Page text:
Do You Want to Be a Christian Apologist? Part 3

I'm doing a series of posts dealing with the way recognized Christian apologists argue for their faith. I'll number them and tag them all with the phrase "Christian Apologetics" so you can have a link to them in reverse chronological order. So, let's say you want to be a Christian apologist, someone who defends the Christian faith. Then what must you do? The third thing you must do when encountering the many difficult problems for your faith is to "skirt the issue" by repeatedly depending on the "you too" informal fallacy. Case in point today are a number of apologists, notably C.S. Lewis, Norman Geisler, Timothy Keller, Randal Rauser and Victor Reppert, although it's surely used by all of them at some point. But it's a logical error, an informal fallacy.


The reason this is a logical fallacy is because there are just too many “you’s” to “too.” Most of my arguments are the same ones Christian liberals use against evangelicals, like John Hick (deceased), Robert Wright, Karen Armstrong, and many others in the various disciplines of learning. Since they are theists it does no good at all to say “you too” to them. Process theologians like David Griffin argue that the problem of evil requires that reasonable believers abandon the notion that God is omnipotent. So it does no good when an atheist makes the same kind of argument against an omnipotent God by saying that we too have a problem with evil, by which we mean ubiquitous and massive human and animal suffering.

My first example comes from C.S. Lewis, who offered what I consider one of the most asinine arguments I've heard, attempting to exonerate his God from the problem of suffering. Norman Geisler follows in his footsteps in his book The Roots of Evil. Sure, there is more to their arguments, it's just that this type of argument shouldn't repeatedly play into a defense of their faith. I'll say it this way, the more often one side of our debates must repeatedly respond to contrary evidence with the "you too" fallacious argument then the more likely that side is wrong. You don't see atheists backed into a corner where they must repeatedly resort to saying, "Hey, you have a problem too!" Instead, when atheists are forced to deal with an intractable problem more often than not they simply say, "There just isn't enough evidence to accept the theistic claim." Why isn't that a good enough answer? Why must theists demand conclusive answers? Why is it that when an answer isn't forthcoming they say "gotcha," claiming they have the conclusive answer when they have repeatedly said this and have been proven wrong so many times it makes our heads spin?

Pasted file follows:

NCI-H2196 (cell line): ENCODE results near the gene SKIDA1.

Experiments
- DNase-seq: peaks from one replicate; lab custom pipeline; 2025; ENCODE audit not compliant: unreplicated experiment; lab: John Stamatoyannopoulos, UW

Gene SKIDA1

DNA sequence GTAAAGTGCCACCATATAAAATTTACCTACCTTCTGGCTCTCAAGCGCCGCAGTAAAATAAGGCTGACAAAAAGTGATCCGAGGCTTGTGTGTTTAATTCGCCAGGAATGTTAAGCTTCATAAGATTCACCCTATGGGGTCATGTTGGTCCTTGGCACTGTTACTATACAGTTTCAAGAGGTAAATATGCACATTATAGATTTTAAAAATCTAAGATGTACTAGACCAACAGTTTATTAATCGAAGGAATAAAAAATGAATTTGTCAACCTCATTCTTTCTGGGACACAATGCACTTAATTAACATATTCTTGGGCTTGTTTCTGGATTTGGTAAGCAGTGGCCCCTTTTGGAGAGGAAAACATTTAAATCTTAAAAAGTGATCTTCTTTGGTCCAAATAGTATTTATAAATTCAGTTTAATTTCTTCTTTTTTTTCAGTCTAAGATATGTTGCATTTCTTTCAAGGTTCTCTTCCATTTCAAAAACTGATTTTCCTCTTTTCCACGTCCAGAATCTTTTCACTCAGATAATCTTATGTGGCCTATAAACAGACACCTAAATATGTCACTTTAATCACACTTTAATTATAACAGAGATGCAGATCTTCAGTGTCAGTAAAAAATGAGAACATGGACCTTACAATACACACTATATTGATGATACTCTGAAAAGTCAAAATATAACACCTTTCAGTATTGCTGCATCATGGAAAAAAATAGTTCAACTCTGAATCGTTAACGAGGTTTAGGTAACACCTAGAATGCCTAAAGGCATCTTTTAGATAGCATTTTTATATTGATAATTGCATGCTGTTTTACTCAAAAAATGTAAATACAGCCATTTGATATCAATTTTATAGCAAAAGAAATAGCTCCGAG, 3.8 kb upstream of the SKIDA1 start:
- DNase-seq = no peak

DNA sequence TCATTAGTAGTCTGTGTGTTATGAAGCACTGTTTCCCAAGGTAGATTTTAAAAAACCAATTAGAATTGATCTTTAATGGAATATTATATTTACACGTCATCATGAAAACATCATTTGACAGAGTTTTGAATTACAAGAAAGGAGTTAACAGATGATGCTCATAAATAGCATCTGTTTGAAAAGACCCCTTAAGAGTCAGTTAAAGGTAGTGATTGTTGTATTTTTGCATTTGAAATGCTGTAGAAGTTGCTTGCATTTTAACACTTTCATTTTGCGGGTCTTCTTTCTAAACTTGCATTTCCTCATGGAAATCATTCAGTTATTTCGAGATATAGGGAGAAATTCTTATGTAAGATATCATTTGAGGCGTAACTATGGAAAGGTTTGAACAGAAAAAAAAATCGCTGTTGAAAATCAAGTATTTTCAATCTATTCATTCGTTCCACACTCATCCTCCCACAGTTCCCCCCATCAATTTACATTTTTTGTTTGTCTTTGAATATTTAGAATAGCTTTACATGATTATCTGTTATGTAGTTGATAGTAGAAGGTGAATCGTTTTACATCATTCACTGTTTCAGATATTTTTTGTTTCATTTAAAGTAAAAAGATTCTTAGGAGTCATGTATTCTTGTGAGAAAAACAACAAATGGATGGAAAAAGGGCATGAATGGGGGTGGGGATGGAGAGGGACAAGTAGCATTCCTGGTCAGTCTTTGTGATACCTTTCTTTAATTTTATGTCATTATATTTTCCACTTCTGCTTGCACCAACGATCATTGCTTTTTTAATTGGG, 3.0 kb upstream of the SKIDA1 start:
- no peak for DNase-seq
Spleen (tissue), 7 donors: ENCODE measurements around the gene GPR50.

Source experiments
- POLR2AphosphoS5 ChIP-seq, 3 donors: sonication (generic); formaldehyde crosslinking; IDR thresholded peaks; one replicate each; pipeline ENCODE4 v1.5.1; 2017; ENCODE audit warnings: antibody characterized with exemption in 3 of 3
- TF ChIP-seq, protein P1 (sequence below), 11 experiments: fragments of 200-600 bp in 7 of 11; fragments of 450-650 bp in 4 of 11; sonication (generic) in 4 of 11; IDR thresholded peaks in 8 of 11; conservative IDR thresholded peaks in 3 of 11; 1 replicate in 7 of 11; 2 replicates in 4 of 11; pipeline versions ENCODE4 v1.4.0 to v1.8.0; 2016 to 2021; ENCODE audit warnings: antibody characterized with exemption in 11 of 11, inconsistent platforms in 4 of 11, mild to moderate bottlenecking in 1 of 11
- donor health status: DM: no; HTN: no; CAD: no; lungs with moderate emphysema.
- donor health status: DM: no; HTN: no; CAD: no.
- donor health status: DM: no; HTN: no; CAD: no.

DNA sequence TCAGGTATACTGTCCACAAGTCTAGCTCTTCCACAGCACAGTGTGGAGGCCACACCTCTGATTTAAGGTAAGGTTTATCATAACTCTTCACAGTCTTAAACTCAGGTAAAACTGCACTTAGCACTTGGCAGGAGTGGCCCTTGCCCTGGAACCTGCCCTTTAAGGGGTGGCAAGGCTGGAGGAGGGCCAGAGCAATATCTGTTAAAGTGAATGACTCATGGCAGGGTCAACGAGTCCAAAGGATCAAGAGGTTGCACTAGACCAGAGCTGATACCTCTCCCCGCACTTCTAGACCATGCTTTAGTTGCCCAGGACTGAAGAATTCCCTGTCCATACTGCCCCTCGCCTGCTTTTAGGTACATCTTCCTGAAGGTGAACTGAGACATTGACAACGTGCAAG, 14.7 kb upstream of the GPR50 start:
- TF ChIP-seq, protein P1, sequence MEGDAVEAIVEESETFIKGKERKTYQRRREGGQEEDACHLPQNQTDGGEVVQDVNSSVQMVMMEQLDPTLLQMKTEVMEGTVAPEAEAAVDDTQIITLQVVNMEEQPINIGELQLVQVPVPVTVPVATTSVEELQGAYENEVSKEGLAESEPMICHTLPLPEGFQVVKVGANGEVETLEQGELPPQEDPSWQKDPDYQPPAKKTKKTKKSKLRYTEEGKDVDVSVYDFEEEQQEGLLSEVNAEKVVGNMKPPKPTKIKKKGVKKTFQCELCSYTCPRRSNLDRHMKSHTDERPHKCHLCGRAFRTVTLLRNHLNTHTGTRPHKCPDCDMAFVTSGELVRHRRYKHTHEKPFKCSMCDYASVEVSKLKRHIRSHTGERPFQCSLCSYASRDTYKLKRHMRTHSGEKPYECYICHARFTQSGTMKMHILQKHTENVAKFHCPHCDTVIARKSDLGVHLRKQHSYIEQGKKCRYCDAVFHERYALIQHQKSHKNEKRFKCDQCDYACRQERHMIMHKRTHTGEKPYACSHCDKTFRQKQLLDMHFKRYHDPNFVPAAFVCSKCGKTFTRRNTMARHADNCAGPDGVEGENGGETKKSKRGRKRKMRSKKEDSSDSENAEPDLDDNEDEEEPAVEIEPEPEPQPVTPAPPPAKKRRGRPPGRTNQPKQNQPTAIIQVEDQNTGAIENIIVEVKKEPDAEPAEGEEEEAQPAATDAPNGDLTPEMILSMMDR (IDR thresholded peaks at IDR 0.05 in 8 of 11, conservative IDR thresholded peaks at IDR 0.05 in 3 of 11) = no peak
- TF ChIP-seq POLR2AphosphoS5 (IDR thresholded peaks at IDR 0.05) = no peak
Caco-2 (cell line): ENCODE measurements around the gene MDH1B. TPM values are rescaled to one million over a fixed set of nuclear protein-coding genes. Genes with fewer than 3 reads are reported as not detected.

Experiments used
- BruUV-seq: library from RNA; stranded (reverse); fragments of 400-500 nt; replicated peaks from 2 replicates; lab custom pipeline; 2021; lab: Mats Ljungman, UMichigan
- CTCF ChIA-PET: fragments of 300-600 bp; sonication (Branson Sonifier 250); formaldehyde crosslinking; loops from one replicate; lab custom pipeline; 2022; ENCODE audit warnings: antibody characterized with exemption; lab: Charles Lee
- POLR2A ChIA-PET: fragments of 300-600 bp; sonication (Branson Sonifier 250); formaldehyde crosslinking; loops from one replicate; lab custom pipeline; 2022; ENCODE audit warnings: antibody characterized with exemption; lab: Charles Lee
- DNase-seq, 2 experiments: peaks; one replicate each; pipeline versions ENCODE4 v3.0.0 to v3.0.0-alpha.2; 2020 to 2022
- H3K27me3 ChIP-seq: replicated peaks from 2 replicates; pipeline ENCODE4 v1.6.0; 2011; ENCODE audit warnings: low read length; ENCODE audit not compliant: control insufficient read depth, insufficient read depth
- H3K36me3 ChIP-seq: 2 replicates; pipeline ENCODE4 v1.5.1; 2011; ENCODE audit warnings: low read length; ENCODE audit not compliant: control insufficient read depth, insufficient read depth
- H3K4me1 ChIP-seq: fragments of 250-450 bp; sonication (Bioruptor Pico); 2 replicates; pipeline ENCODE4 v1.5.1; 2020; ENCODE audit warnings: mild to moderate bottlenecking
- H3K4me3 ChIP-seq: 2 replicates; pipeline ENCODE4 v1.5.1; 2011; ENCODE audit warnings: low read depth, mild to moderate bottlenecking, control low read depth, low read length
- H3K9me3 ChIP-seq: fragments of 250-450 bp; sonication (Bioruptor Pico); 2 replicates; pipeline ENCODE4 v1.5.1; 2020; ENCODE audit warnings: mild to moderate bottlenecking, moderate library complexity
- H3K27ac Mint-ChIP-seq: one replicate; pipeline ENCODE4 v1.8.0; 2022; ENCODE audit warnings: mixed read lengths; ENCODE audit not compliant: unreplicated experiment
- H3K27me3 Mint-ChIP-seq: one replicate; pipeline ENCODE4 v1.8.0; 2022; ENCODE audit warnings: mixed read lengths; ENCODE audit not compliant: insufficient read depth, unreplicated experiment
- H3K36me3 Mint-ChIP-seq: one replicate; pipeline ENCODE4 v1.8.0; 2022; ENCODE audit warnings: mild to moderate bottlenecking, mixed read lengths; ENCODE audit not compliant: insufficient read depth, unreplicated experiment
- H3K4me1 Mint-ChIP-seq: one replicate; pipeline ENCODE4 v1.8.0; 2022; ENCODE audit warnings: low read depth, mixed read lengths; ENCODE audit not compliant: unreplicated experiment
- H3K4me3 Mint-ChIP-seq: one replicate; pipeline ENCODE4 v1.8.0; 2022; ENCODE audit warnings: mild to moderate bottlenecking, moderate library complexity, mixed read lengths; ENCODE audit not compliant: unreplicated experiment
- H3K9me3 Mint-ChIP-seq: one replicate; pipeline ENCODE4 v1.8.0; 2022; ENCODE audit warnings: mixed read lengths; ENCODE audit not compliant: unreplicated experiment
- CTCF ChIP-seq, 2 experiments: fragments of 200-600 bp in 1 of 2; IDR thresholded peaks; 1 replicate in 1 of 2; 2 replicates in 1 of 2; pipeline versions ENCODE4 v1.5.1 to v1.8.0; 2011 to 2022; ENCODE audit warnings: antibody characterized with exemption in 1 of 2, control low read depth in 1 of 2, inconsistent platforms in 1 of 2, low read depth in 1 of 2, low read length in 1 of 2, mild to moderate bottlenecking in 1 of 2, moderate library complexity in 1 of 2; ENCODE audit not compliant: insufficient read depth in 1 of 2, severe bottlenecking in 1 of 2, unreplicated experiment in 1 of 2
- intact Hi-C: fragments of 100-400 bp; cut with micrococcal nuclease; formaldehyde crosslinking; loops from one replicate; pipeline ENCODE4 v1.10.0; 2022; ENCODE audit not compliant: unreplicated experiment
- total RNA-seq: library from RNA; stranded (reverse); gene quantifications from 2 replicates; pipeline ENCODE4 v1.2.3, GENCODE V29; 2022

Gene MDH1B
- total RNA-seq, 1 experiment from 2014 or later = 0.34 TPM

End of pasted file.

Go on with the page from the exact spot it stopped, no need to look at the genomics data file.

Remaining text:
My second example comes from Timothy Keller, who offers the "you too" defense with regard to the necessity of having faith. Since atheists eschew faith-based reasoning in favor of science-based reasoning the Christian apologist must argue that atheists have faith too. But he offers yet another asinine argument. Others like Randal Rauser and David Marshall argue with Keller. Rauser even brought up the topic in our debate book God or Godless, claiming "Everybody has faith." Norman Geisler and Frank Turek argue in their book, I Don't Have Enough Faith to Be an Atheist, that when comparing "faiths" Christians don't have to believe as much as atheists do. I've written a great deal on the topic of faith so I'll just link to it and leave it at that.

My third example comes from Victor Reppert, who claims scientists too have the same cognitive biases that he has. This is meant to denigrate science in favor of his faith. This science comes from psychology, which has proved that as human beings we are not all that rational or logical. This is a fact about all of us to various degrees. None of us is like Spock in Star Trek, none of us. We are all social creatures, emotional creatures, and habitual creatures, as well as rational creatures. The rational part of us is subservient in many cases to the rest of who we are. Much of what we think and defend is what we prefer to believe, especially when we're taught it at a young age by someone we like and respect.

Educated people admit these findings. Christian evangelicals like Reppert respond with the familiar "you too" fallacy. They argue that these findings explain why people don't believe in their particular understanding of the Bible and that atheists prefer not to believe. However, evangelicals would have to say this about everyone who does not accept their understanding of the Bible, which includes not just people who identify as atheists, but people in all religious sects who are not evangelicals. The real motivator in such reasoning is that the scientific facts say something about their faith and they want to mitigate or deny they have any real impact on the truth of what they believe. They believe what they prefer to believe. They are not all that rational, and so forth. My contention is based on what psychology tells us, which means we should all be skeptical, we should all trust only what the sciences teach us. That point continues to be ignored by many believers. Instead, they turn into science deniers in order to irrationally maintain their faith against the probabilities. Instead, we should all think exclusively in terms of probabilities, which is the hallmark of science.

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